Genetic triple dissociation reveals multiple roles for dopamine in reinforcement learning

Michael J. Frank*, Ahmed A. Moustafa, Heather M. Haughey, Tim Curran, Kent E. Hutchison

*Corresponding author for this work

Research output: Contribution to journalArticleResearchpeer-review

462 Citations (Scopus)

Abstract

What are the genetic and neural components that support adaptive learning from positive and negative outcomes? Here, we show with genetic analyses that three independent dopaminergic mechanisms contribute to reward and avoidance learning in humans. A polymorphism in the DARPP-32 gene, associated with striatal dopamine function, predicted relatively better probabilistic reward learning. Conversely, the C957T polymorphism of the DRD2 gene, associated with striatal D2 receptor function, predicted the degree to which participants learned to avoid choices that had been probabilistically associated with negative outcomes. The Val/Met polymorphism of the COMT gene, associated with prefrontal cortical dopamine function, predicted participants' ability to rapidly adapt behavior on a trial-to-trial basis. These findings support a neurocomputational dissociation between striatal and prefrontal dopaminergic mechanisms in reinforcement learning. Computational maximum likelihood analyses reveal independent gene effects on three reinforcement learning parameters that can explain the observed dissociations.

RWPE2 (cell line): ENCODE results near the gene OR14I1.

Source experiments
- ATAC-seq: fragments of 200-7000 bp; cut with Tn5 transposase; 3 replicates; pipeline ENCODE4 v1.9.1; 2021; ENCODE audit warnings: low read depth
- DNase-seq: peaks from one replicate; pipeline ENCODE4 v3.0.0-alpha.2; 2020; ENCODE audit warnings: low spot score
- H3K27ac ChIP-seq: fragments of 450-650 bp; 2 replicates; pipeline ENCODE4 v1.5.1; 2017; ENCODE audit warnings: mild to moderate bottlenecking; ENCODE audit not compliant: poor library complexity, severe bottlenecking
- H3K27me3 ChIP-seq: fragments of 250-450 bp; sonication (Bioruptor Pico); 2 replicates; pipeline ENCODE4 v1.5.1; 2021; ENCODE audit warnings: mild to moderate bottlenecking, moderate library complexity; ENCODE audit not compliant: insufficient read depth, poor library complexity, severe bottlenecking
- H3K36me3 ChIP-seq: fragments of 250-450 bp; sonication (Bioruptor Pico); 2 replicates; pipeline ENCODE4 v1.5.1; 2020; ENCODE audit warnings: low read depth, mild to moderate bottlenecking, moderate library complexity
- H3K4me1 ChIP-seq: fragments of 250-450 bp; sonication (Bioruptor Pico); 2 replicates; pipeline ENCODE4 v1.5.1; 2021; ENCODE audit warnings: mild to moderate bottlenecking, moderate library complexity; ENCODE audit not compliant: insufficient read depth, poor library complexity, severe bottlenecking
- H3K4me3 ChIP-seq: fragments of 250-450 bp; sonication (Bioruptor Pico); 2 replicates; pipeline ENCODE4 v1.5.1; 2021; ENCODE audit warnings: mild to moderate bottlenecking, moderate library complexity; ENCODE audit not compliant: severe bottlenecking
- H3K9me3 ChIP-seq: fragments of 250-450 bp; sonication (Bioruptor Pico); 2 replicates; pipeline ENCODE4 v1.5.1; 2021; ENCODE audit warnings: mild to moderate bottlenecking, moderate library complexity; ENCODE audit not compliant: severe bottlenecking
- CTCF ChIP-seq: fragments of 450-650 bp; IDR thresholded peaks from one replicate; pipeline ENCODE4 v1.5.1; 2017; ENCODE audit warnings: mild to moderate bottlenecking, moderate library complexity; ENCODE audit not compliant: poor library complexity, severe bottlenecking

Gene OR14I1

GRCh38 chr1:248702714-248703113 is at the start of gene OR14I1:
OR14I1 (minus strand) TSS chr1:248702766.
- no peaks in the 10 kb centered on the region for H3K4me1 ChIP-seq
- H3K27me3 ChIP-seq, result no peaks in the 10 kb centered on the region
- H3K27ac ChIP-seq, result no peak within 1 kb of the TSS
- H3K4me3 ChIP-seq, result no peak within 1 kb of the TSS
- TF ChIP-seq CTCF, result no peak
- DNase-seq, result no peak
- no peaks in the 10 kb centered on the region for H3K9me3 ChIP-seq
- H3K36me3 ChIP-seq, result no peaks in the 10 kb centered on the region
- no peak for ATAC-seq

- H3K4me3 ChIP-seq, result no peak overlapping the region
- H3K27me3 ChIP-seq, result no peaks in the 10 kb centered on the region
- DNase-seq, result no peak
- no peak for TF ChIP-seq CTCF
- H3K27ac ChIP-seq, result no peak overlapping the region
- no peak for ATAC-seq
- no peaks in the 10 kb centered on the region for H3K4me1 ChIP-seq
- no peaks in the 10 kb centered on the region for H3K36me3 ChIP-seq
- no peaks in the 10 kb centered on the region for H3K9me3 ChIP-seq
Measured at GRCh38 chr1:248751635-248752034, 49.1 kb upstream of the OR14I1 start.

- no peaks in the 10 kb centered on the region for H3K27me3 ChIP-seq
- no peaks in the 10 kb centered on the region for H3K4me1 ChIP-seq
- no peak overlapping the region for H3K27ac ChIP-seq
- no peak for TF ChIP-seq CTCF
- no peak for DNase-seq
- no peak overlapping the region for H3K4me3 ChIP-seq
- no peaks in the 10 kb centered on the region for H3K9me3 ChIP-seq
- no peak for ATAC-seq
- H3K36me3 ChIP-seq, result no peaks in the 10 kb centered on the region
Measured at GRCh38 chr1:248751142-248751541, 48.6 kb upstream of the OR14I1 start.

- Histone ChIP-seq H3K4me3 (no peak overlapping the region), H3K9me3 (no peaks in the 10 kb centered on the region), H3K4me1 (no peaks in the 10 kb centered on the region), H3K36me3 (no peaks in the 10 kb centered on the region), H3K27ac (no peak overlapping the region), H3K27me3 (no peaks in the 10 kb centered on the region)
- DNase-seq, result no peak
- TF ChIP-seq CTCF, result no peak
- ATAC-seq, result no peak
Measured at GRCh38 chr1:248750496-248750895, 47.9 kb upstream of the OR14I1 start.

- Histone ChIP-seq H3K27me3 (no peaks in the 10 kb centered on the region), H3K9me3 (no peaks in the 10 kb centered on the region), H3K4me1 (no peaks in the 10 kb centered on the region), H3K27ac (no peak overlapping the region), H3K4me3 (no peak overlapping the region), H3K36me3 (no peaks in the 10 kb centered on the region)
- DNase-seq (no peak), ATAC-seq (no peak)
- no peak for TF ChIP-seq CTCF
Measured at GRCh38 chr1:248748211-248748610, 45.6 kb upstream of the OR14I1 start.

Original languageEnglish
Pages (from-to)16311-16316
Number of pages6
JournalThe Proceedings of the National Academy of Sciences
Volume104
Issue number41
DOIs
Publication statusPublished - 9 Oct 2007
Externally publishedYes

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